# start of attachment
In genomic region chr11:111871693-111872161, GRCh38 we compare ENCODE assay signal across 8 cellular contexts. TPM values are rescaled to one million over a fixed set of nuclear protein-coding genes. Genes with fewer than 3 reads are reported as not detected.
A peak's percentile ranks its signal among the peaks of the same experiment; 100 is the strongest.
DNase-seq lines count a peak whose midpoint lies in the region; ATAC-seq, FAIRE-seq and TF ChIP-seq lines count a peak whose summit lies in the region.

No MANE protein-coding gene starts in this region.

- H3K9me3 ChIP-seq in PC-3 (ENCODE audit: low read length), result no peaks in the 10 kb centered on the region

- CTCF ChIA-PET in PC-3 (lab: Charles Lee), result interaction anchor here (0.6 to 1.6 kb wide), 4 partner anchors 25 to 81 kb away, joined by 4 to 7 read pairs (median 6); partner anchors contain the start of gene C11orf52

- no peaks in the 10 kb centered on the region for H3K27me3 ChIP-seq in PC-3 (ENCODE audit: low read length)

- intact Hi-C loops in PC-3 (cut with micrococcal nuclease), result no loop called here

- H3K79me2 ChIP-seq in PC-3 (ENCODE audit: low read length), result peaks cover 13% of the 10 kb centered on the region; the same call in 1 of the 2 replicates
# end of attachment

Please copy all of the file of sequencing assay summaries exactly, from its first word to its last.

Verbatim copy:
In genomic region chr11:111871693-111872161, GRCh38 we compare ENCODE assay signal across 8 cellular contexts. TPM values are rescaled to one million over a fixed set of nuclear protein-coding genes. Genes with fewer than 3 reads are reported as not detected.
A peak's percentile ranks its signal among the peaks of the same experiment; 100 is the strongest.
DNase-seq lines count a peak whose midpoint lies in the region; ATAC-seq, FAIRE-seq and TF ChIP-seq lines count a peak whose summit lies in the region.

No MANE protein-coding gene starts in this region.

- H3K9me3 ChIP-seq in PC-3 (ENCODE audit: low read length), result no peaks in the 10 kb centered on the region

- CTCF ChIA-PET in PC-3 (lab: Charles Lee), result interaction anchor here (0.6 to 1.6 kb wide), 4 partner anchors 25 to 81 kb away, joined by 4 to 7 read pairs (median 6); partner anchors contain the start of gene C11orf52

- no peaks in the 10 kb centered on the region for H3K27me3 ChIP-seq in PC-3 (ENCODE audit: low read length)

- intact Hi-C loops in PC-3 (cut with micrococcal nuclease), result no loop called here

- H3K79me2 ChIP-seq in PC-3 (ENCODE audit: low read length), result peaks cover 13% of the 10 kb centered on the region; the same call in 1 of the 2 replicates